Skagit County couple receives long sentences in fatal abuse case

by: Lee Stoll Updated:

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MOUNT VERNON, Wash. - A Skagit County couple convicted of beating, starving and freezing their adopted daughter to death has learned their fates.

Larry and Carri Williams were convicted this summer of killing their adopted daughter, Hana, and assaulting their adopted son, Immanuel, in the name of discipline.

Hana froze and starved to death outside the Williams' Sedro-Woolley home 2 1/2 years ago.

Prosecutors recommended at least 14 years for Larry Williams, but his attorney asked for a short 5-year sentence.

She argued that Larry Williams was away at work and didn't know what was happening, while Carri -- a stay-at-home mother, horribly abused the adopted children.

"She was the primary actor, in all of the treatment of Hana and Immanuel," said Larry Williams' attorney, Rachel Forde, during the trial.

But the judge did not agree, giving him an exceptionally high sentence of 27.75 years.

Carri Williams, who had the added conviction of homicide by abuse, was sentenced to the maximum of 37 years.
The Williams couple plan to appeal.

For the first time, the Williams faced a packed courtroom dressed in jail jumpsuits. Members of Seattle's Ethiopian Community were in the crowd — many were there for the 7 1/2-week trial, listening to how the parents beat and starved their adopted children, Hana and Immanuel.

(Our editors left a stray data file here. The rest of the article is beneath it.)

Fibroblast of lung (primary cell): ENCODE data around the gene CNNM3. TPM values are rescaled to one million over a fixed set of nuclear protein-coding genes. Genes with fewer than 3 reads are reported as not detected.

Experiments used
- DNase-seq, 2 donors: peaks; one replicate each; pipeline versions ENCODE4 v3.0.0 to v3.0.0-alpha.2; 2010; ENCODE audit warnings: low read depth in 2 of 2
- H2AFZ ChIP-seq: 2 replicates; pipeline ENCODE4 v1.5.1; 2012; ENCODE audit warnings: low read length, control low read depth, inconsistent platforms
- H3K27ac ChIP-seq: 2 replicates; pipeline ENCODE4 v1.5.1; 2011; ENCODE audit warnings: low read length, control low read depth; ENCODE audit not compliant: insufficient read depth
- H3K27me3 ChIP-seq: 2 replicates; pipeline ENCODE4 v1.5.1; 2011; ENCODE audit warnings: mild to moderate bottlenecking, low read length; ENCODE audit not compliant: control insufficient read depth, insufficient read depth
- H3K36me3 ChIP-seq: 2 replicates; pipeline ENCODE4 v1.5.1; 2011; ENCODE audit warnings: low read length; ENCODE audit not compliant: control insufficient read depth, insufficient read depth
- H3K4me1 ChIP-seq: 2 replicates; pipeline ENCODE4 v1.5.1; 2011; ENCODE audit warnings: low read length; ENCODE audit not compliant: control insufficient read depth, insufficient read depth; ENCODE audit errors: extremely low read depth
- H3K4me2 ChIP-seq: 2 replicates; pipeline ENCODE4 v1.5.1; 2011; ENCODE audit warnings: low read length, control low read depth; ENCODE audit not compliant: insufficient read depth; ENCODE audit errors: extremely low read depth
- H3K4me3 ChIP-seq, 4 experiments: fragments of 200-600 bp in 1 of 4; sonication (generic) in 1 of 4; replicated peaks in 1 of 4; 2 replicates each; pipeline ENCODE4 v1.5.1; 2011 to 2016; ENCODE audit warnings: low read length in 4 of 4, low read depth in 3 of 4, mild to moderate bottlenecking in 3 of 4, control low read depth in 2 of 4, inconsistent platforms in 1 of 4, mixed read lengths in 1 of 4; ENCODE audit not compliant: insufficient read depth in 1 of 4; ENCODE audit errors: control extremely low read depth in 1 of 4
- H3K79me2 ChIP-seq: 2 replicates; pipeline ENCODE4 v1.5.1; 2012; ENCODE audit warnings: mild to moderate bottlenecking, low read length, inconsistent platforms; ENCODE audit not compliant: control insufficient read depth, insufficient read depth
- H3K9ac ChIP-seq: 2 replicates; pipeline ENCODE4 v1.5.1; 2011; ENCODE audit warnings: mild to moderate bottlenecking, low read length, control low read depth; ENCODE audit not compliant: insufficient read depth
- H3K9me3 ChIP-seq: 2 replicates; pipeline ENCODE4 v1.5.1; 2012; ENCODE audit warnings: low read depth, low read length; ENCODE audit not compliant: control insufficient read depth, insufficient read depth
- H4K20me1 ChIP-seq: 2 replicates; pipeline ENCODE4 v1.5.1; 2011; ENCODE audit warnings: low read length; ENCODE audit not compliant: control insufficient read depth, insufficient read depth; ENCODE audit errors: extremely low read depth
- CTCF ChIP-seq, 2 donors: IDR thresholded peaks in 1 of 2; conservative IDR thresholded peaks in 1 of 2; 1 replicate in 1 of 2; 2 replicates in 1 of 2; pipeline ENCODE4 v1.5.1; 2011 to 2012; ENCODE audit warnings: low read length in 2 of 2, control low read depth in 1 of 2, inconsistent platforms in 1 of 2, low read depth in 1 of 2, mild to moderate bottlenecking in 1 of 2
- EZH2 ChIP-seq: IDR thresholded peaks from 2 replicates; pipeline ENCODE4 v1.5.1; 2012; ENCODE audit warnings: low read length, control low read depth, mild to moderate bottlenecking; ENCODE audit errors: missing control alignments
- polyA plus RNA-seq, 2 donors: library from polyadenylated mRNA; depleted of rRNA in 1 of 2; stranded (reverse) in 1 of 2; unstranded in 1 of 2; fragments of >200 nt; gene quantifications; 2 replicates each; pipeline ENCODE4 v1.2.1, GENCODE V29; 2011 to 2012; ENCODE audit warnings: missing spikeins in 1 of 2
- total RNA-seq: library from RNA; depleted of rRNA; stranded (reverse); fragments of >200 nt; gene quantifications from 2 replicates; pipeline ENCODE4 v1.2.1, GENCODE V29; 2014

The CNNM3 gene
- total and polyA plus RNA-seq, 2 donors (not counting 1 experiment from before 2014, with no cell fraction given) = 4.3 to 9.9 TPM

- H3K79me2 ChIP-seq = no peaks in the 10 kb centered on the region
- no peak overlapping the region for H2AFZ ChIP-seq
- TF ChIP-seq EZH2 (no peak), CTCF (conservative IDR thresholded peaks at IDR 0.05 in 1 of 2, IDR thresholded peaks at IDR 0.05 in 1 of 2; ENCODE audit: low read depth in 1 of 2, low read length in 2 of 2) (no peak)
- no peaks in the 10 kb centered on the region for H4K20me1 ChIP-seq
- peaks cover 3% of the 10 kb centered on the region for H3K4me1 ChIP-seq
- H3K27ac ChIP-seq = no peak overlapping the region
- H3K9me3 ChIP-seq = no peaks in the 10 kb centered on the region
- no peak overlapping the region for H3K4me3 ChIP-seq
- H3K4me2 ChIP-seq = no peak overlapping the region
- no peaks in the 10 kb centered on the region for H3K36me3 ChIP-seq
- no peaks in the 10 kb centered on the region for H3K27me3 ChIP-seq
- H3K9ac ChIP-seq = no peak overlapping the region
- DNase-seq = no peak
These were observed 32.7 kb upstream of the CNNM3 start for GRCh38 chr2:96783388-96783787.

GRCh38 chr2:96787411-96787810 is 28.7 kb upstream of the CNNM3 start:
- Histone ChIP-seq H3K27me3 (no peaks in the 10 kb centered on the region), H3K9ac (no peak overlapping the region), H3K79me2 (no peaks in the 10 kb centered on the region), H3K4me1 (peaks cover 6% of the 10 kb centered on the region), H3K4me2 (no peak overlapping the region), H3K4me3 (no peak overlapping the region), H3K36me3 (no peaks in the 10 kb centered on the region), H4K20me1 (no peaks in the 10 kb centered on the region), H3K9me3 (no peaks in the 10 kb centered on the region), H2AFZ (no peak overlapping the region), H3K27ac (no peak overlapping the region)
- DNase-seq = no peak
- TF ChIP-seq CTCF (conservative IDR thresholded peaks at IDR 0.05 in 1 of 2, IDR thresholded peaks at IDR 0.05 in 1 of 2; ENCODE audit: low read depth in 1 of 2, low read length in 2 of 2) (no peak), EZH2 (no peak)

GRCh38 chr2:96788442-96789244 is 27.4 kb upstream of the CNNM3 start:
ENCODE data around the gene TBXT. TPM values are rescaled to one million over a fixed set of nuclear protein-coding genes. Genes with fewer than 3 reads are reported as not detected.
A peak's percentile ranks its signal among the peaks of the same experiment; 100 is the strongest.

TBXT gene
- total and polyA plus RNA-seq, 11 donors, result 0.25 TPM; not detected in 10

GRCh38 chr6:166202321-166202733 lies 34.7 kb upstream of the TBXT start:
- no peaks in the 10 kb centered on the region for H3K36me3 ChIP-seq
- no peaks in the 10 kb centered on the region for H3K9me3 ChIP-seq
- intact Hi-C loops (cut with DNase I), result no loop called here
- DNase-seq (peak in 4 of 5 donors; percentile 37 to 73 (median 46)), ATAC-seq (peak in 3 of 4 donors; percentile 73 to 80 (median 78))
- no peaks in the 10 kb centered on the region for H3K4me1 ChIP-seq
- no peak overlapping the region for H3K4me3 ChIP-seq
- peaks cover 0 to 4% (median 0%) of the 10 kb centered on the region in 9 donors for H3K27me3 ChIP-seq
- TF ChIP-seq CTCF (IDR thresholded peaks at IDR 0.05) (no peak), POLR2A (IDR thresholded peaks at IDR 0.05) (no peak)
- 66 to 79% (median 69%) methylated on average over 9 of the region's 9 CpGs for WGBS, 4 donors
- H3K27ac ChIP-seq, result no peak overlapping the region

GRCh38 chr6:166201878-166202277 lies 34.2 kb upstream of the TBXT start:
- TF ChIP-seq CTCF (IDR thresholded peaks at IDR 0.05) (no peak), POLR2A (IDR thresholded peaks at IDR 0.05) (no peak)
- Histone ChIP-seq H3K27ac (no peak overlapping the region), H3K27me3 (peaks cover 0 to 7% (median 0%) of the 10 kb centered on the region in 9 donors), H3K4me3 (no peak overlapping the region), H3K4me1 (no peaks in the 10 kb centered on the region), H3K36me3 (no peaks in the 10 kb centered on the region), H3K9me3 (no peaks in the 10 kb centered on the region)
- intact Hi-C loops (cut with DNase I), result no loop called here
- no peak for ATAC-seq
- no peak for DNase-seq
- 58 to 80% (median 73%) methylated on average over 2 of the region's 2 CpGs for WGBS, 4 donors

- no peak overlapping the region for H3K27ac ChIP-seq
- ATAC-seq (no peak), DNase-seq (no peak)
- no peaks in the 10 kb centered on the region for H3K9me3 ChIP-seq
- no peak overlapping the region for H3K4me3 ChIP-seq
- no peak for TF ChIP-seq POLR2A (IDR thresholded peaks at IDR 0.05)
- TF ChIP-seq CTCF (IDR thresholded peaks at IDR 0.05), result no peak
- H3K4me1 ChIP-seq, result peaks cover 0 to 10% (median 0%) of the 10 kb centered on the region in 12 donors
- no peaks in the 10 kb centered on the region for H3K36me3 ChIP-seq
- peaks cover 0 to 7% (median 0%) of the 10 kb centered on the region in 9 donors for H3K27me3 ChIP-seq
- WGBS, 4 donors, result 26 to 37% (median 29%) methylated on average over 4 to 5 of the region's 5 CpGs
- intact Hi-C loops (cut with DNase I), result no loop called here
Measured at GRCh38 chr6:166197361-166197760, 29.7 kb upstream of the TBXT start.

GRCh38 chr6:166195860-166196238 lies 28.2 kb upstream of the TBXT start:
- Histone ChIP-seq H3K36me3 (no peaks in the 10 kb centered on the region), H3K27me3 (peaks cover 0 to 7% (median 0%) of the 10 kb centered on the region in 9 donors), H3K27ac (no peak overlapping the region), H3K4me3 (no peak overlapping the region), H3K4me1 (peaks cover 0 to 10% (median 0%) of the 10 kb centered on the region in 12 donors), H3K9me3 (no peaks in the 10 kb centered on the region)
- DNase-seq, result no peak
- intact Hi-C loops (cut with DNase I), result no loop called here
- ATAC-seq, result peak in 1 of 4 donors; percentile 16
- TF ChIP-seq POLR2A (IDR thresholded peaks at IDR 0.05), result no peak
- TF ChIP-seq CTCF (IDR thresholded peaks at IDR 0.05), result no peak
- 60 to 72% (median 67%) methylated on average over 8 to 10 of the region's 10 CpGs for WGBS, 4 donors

"You suffered in isolation where no one could hear your cry for help," said Elsabet Legesse, who read a note she wrote to Hana.

In two years, Hana lost 30 pounds. She collapsed and died outside the family's Sedro-Wooley home.

Immanuel, who is deaf, testified the pair was fed frozen food, slept in closets and showered outside— treatment the Williams never gave their own seven children.

"You have to wonder how will these kids turn out? One of the children put it best when he said 'I'm just confused,'" said prosecutor Rosemary Kaholokula.

The couple refused to speak, leaving friends to argue the parents are not monsters, just misguided.

"They were in over their heads and they didn't seek outside help," said Carri's attorney Laura Riquelme.

Judge Susan Cook says the pair's legacy of abuse and death left her speechless.

"What I see is one child dead, one child with PTSD and seven biological children who apparently believe that degrading, dehumanizing and cruel behavior of another person is completely acceptable," said  Cook.

Katherine Bach, a juror on the panel that convicted the pair, expected nothing less.

"I feel justice has been served. I hope it never ever happens again," said Bach.

 

Previous KIRO 7 coverage of the Williams trial

Aug. 1: Jurors see before and after photos of starved girl

Aug. 2: Witness: Adopted children were 'tortured'

Aug. 5: Kids testify in parents' murder and abuse trial

Aug. 6: Jurors hear shocking details in child murder trial

Aug. 7: Boy testifies, says parents spanked adopted brother, sister more

Aug. 8: Adopted boy snaps on the stand

Aug. 9: Murder charge may be thrown out because of adopted girl's age

Aug. 12: Dead girl's cousin testifies, then disappears

Aug. 13: Defense: Immanuel getting treats to lie about Williams abuse

Aug. 14: Juror dismissed for sleeping during trial

Aug. 15: Teen takes stand 

Aug. 16: Williams’ sons carried dead sister into the house

Aug. 19: Kids say they aren't lying about abuse

Aug. 20: Mom blamed adopted daughter for dying

Aug. 21: Foster mom: Immanuel was thin and terrified

Aug. 22: Girl's exhumed body gives few answers in Skagit murder and abuse trial

Aug. 26: Judge throws out testimony

Aug. 27: Husband blames wife in Skagit abuse trial

Aug. 28: Carri Williams takes stand in her own defense

Aug. 29: Carri Williams goes head to head with prosecutors

Sept. 4: Jurors have to vote on more than a dozen charges in Williams case

Sept. 5: The jury gets the case

Sept. 9: Jury convicts the Williams